Liberal Arts Blog -Oppenheimer — does he deserve the epithet, “Father of the Atomic Bomb”?

John Muresianu
5 min readDec 6, 2023

Liberal Arts Blog — Wednesday is the Joy of Science, Engineering, and Technology Day

Today’s Topic — Oppenheimer — does he deserve the epithet, “Father of the Atomic Bomb”?

Today, a little challenge for all you physicists, chemists, and historians of science and technology.

The atomic bomb has many fathers and mothers. Which deserve how much credit (or blame)? Imagine a two or a three column proof telling the story graphically with numbers. The first column is the name of the person. The second the basic reason. And the third your best shot at the weight of the claim. The list could be arranged chronologically or by weight or by some other category such as physics, chemistry, engineering, organization. I just saw the movie. Did you? Thoughts? Biggest positives? negatives?

Experts — please chime in. Correct, elaborate, elucidate.

FRAMING IS EVERYTHING — the “bomb” versus the Manhattan Project versus the fact that the Allies got there before Hitler did

1. Should Hitler’s anti-semitism get 10%, 20%, 30%, 50% of the credit for why the Allies got there first?

2. Oppenheimer in the film states that Hitler considered atomic physics a “Jewish science” and because of that allocated less resources than he otherwise would have. Did Oppenheimer actually say this? or write it?

3. “According to a May 1945 roster, Jews made up about two-thirds of the leadership in the Manhattan Project’s Theoretical Division (T-Division) — the group tased with calculating critical mass and modeling implosions).”

NB: A list of the leaders who were Jewish includes: Oppenheimer, Hans Bethe, Victor Weisskopf, John von Neumann, Sir Rudolph Peierls, Robert Serber, Richard Feynmann, Joseph Hirschfelder, George Placzek.

EINSTEIN, SZILARD, ROOSEVELT — THE LETTER WARNING ROOSEVELT (August 2, 1939)

1. Szilard got Einstein to write the letter.

2. Einstein wrote the letter.

3. Roosevelt made the decision.

GROVES, OPPENHEIMER — THE ORCHESTRATION

1. Conductors of orchestras are key.

2. What is appropriate allocation of credit between Groves and Oppenheimer?

3. Groves hired Oppenheimer.

NB: How much credit to the Dupont company and its managers who did most (?) of the behind the scenes work?

FOOTNOTE A — The Manhattan Project

1. “The Manhattan Project grew rapidly and employed nearly 130,000 people at its peak and cost nearly US$2 billion (equivalent to about $26 billion in 2022).

2. “Over 90 percent of the cost was for building factories and to produce fissile material, with less than 10 percent for development and production of the weapons”

3. Research and production took place at more than 30 sites across the United States, the United Kingdom, and Canada.”

FOOTNOTE B — Los Alamos — in context

1. “In September 1942, the difficulties encountered in conducting preliminary studies on nuclear weapons at universities scattered across the country indicated the need for a laboratory dedicated solely to that purpose.”

2. “The work of the laboratory culminated in several atomic devices, one of which was used in the first nuclear test near Almagordo, New Mexico, codenamed “Trinity” on July 16, 1945. The other trwo were weapons, “Little Boy,” and “Fat Man,” which were used in the attacks on Hiroshima and Nagasaki.”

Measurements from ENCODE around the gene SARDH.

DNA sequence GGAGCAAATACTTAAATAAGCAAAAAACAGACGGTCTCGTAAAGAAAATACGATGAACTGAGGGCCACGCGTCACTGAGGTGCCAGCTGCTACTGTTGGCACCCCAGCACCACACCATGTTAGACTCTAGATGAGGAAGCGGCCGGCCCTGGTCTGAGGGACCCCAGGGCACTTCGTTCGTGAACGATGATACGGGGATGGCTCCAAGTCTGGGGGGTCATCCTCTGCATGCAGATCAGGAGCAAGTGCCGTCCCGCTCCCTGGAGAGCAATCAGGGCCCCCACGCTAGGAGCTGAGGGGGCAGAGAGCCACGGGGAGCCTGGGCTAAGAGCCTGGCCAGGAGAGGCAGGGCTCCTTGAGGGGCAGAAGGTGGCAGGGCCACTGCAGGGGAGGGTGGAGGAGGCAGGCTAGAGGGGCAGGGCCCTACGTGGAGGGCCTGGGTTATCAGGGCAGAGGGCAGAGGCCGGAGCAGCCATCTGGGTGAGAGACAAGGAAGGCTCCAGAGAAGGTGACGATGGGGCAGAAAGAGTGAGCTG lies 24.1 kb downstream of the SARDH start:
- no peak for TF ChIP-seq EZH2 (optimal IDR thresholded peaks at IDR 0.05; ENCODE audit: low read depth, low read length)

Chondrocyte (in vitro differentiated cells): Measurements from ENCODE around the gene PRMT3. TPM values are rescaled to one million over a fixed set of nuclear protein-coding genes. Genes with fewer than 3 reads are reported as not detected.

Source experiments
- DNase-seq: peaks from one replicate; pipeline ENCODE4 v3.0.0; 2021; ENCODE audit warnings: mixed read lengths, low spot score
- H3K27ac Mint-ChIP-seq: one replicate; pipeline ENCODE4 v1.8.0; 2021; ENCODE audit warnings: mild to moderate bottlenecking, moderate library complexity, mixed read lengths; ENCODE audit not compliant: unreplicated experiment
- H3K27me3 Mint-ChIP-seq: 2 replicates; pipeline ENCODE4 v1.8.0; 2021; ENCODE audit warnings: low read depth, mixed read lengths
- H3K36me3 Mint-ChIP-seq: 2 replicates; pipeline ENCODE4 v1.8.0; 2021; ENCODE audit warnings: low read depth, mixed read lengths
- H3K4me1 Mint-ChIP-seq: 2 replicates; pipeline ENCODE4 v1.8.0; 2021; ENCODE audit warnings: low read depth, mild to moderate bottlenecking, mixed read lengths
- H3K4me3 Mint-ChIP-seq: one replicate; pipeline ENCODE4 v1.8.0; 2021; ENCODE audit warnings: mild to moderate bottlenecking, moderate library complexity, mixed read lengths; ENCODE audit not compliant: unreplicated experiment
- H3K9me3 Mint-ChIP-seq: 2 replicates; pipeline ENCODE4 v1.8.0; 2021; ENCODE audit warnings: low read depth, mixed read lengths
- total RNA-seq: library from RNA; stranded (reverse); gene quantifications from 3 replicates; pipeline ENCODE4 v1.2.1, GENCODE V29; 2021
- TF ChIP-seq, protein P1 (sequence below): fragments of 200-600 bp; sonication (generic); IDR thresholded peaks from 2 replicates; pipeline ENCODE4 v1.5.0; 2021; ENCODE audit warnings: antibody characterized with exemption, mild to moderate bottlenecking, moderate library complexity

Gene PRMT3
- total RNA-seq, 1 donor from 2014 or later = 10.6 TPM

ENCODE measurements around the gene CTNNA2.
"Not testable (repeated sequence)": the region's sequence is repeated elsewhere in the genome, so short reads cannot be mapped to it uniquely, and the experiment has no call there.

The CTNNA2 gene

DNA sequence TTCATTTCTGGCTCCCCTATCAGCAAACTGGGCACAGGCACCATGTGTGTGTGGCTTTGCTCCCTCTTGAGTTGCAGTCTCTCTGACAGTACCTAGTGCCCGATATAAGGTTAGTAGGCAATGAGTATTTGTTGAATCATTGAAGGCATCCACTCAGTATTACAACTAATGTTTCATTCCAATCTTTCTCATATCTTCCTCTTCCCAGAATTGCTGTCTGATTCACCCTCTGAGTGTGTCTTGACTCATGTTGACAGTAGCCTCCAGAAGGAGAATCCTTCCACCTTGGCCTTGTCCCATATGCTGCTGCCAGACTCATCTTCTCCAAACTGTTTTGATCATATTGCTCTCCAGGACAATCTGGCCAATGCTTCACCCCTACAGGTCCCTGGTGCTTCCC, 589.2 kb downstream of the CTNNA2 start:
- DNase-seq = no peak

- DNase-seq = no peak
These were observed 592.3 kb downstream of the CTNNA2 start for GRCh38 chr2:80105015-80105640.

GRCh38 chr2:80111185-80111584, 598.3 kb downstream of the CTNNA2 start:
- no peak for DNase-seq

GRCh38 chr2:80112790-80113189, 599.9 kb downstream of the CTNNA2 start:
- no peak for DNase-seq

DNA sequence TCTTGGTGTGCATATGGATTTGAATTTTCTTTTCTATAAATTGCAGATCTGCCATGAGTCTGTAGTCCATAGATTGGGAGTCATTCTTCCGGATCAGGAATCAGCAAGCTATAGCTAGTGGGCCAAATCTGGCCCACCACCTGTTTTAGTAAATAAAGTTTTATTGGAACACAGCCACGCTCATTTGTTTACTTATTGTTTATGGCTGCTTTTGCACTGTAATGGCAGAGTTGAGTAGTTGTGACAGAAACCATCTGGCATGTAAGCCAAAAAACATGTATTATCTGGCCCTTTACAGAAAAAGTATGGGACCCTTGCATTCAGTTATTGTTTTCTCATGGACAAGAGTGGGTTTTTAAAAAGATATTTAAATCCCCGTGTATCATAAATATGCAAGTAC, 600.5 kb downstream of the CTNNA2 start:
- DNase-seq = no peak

3. “The location was a total secret. Its only mailing address was a post office box, number 1663, in Santa Fe, New Mexico. Eventually two other office boxes were used, 180 and 1539, also in Santa Fe.”

J. Robert Oppenheimer — Wikipedia

Manhattan Project — Wikipedia

https://discover.lanl.gov/news/0127-jews-in-theory/#:~:text=According%20to%20a%20May%201945,uninterrupted%20history%20since%20Project%20Y.

Jewish employees of the Manhattan Project

Einstein–Szilard letter — Wikipedia

Oppenheimer (film) — Wikipedia

Manhattan Project Spotlight: E.I. du Pont de Nemours & Company — Nuclear Museum

Timeline of the Manhattan Project — Wikipedia

QUOTE OF THE MONTH

“Make your own Bible. Select and collect all the words and sentences that in all your readings have been to you like the blast of a trumpet.”

- Ralph Waldo Emerson

My spin — then periodically review, re-rank, and exchange your list with those you love. I call this the “Orion Exchange” because seven is about as many as any human can digest at a time. Game?

A LINK TO THE LAST FOUR YEARS OF POSTS ORGANIZED BY THEME:

PDF with headlines — Google Drive

PDF with headlines — Google Drive

ATTACHMENT BELOW -

#1 A graphic guide to justice (9 metaphors on one page).

#2 “39 Songs, Prayers, and Poems: the Keys to the Hearts of Seven Billion People” — Adams House Senior Common Room Presentation, (11/17/20)

#3 Israel-Palestine Handout

NB: Palestine Orion (Decision) — let’s exchange Orions, let’s find Rumi’s field (“Beyond all ideas of right and wrong, there is a field. Meet me there” Rumi, 13 century Persian Sufi mystic)

YOUR TURN

Please share the coolest thing you learned this week related to science, engineering, or technology.

Or, even better, the coolest or most important thing you learned in your life related to science and engineering.

This is your chance to make someone else’s day. Or to cement in your mind something that you might otherwise forget. Or to think more deeply about something dear to your heart. Continuity is key to depth of thought.

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John Muresianu

Passionate about education, thinking citizenship, art, and passing bits on of wisdom of a long lifetime.